Human resource pros have come up with a host of methods for integrating HR functions with the participative-management approach. Check out the following tools and techniques for something you can use:

  • Smart hiring. Gary Brown of Springfield ReManufacturing Corp. recommends adding one question to the job application form: Do you know anyone who works here? It's a great reference check, says Brown -- plus the person mentioned knows he or she will be partly responsible for helping the newcomer get up to speed in SRC's demanding environment. Payoff: 5% to 7% reduction in turnover.
  • Peer review. Using special software, employees at TriNet Employer Group rate their team members on 20 or so behaviors, from "work product is complete and accurate" to "radiates a positive attitude toward change and challenge." A peer review results scorecard shows each employee's score compared to company averages. Managers discuss the results with individual employees, teams, or both.
  • Quarterly evaluations (with forecasting). The new evaluation system at one insurance company asks employees to set goals for each quarter, and asks managers to spell out what they'll do to assist people in meeting their goals. The objective: teaching people to forecast and to see the relationship between what they do and what the company does. "People sometimes think that forecasting and evaluations are two different things," explains consultant Suzanne Kreitzberg. "They fail to realize that individual performance is the direct link between what you're doing now as a company and what you hope to do."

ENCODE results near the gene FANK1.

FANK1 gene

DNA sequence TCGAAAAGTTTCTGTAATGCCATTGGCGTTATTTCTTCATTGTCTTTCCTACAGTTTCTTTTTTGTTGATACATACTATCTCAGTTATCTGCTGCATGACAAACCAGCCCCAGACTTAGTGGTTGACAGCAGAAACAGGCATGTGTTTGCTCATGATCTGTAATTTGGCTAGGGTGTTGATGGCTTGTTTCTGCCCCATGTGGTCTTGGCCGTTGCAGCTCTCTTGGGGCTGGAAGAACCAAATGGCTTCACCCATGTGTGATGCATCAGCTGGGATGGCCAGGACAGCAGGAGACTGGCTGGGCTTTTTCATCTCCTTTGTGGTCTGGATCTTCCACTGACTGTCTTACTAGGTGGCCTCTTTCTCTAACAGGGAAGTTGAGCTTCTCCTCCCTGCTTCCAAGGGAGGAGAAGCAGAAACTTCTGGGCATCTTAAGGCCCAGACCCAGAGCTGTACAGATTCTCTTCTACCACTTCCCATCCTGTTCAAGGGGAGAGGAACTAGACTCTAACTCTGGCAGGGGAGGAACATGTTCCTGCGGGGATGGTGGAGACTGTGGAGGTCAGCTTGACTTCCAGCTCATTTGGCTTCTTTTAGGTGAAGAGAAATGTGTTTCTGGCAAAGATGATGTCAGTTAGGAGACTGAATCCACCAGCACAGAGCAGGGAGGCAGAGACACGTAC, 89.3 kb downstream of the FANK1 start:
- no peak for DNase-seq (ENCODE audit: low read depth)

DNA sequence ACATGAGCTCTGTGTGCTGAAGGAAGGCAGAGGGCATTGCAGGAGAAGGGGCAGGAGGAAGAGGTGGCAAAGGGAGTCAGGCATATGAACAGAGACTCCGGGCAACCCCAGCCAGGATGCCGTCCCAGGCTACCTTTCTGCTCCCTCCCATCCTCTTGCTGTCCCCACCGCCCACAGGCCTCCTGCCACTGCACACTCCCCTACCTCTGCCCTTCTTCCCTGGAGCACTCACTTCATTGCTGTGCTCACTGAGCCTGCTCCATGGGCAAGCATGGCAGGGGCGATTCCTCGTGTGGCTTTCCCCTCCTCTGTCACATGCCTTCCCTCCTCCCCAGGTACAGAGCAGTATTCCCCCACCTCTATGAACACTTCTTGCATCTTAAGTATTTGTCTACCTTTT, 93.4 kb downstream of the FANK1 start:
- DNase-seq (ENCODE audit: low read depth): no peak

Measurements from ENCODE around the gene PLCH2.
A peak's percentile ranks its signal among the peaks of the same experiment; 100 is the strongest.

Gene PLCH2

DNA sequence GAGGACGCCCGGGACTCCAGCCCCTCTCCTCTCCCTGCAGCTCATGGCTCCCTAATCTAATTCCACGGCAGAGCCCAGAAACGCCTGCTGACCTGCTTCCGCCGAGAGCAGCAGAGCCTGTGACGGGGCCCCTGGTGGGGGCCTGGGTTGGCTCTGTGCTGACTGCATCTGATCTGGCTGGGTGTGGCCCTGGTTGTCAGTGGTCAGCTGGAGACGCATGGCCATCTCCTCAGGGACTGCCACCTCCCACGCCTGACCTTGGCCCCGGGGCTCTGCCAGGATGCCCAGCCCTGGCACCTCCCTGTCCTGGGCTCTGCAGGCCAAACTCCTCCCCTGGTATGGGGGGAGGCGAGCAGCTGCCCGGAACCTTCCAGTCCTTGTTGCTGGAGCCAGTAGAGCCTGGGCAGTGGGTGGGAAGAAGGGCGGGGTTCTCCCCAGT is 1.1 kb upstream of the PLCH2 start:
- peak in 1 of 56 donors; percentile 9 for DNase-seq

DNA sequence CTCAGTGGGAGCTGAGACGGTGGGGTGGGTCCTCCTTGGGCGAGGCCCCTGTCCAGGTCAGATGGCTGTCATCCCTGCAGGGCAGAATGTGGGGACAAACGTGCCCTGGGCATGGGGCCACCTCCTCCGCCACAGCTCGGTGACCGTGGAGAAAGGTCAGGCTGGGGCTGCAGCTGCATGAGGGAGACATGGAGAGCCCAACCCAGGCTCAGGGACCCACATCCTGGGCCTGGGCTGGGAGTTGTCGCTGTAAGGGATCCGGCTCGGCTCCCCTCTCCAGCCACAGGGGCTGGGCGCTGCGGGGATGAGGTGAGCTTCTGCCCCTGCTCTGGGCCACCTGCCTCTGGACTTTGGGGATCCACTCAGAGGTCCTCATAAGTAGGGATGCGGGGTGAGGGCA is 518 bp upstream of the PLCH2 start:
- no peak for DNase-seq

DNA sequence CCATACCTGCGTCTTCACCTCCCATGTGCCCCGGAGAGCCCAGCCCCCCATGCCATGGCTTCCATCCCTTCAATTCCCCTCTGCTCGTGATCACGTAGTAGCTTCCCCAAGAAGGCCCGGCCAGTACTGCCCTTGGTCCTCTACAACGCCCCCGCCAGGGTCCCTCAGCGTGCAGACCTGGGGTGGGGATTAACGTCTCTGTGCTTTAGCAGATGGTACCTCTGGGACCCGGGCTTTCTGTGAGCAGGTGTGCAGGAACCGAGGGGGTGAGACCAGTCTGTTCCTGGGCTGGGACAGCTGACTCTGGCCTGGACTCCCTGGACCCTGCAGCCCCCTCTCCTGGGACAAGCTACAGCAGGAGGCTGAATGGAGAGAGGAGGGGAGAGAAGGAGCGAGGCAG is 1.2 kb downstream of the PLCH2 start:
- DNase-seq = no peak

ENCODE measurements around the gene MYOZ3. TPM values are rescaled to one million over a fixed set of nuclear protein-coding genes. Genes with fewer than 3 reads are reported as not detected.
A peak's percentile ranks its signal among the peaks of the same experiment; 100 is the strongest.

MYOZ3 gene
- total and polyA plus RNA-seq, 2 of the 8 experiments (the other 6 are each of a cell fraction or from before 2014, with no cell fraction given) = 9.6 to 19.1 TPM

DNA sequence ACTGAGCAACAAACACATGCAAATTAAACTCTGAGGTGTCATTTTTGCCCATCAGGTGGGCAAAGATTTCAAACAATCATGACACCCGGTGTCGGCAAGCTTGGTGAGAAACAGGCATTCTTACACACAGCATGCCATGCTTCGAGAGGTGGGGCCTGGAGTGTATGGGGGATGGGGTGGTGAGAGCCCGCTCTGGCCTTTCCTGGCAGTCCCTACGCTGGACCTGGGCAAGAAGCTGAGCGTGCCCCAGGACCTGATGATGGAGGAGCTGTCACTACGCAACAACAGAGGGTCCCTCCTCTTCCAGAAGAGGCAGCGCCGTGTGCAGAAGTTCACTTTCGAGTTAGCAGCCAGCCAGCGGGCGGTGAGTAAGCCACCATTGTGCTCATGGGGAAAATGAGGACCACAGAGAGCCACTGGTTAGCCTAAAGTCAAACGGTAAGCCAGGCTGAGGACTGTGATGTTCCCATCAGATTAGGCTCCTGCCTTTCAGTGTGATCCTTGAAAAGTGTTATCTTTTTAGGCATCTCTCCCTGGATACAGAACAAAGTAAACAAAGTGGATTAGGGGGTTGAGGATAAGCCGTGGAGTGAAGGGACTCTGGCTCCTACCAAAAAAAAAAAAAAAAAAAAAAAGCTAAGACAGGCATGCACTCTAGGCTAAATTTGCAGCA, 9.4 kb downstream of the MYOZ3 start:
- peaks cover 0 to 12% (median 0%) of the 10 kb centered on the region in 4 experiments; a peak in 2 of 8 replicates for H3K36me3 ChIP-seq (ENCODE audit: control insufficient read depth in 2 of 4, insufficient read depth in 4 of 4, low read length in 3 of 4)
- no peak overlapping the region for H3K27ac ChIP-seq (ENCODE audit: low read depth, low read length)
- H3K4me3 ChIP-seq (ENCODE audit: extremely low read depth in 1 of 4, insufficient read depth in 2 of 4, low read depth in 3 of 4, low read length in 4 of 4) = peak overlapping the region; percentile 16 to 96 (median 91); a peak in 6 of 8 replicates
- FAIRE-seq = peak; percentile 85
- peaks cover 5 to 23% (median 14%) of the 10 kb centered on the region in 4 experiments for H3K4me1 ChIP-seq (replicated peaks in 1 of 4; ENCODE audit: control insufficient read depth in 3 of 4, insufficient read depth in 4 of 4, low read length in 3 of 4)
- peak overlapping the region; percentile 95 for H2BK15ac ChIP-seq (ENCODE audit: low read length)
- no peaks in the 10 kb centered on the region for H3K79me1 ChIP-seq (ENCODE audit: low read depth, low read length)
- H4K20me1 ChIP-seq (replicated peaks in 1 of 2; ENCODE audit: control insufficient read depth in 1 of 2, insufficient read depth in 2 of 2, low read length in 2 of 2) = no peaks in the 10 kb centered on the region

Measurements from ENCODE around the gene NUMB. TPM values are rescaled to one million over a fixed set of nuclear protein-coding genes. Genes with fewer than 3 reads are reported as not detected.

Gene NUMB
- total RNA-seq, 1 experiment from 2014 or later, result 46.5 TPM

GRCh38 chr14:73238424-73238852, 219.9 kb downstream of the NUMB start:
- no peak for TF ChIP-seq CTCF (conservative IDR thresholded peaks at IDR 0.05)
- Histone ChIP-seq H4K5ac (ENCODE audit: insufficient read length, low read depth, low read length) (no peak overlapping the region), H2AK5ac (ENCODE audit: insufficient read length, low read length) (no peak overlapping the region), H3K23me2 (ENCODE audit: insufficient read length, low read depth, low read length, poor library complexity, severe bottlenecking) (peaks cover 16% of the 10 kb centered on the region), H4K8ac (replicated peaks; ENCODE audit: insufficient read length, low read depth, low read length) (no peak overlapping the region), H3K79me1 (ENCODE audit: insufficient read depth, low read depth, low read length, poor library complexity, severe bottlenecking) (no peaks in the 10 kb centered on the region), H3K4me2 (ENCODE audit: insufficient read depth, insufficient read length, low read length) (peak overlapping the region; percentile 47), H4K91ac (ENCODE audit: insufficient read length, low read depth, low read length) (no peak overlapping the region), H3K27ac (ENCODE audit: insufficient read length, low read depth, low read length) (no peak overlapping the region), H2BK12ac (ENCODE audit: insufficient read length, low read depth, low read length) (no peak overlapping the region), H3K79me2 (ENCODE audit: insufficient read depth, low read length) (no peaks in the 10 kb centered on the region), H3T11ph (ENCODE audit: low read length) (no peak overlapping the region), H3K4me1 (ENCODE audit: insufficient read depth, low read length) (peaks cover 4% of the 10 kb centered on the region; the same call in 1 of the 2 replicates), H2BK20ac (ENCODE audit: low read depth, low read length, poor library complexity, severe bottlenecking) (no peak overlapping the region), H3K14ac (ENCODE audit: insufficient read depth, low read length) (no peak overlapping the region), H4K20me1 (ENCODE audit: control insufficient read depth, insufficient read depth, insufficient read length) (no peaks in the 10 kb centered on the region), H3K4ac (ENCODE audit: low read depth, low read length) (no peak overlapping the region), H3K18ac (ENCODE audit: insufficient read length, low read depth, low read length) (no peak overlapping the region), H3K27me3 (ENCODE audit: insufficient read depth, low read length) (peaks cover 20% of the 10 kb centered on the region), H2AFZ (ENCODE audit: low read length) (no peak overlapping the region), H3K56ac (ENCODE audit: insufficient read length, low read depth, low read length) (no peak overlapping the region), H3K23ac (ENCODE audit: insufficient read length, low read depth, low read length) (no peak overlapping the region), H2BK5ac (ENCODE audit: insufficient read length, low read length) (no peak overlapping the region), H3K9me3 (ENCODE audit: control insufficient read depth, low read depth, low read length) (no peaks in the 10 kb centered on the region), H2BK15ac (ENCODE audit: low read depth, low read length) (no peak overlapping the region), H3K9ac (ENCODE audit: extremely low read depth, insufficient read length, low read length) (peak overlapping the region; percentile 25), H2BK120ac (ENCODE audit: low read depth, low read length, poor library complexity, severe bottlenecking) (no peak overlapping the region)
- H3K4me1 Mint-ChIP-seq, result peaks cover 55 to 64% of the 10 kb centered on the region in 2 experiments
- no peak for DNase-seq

• Skill-based pay. "We were looking for a way to communicate to our employees that increases in compensation depend on increased value to the company," says Bill Friedman of Cascade Bookkeeping. The route to a raise at Cascade: mastering new skills. Employees can ask to be tested and evaluated in a particular competency, typically over a period of six months. If they pass, they get a certificate of mastery and more money.
  • Shift work. Forget assigning people to unpopular shifts; Specialty Blades "moved the first shift earlier and earlier until half the people said, 'I want the second shift," says founder Martin Lightsey. The company's first shift now runs from 4 a.m. to 12:30 p.m., while the second shift starts at noon. "There's a half-hour overlap built in so that we don't have a 'forgotten shift."
  • Surveys. Springfield ReManufacturing Corp. runs regular employee surveys to assess overall morale. One key question: Does your supervisor care about you as a person? "I can relate that one directly to the changes I see in labor turnover," says Brown. "I look at the answers to that one and I compare it to the question, Are you seeking employment elsewhere? It's all right there."

Copyright © 1999 Open-Book Management Inc.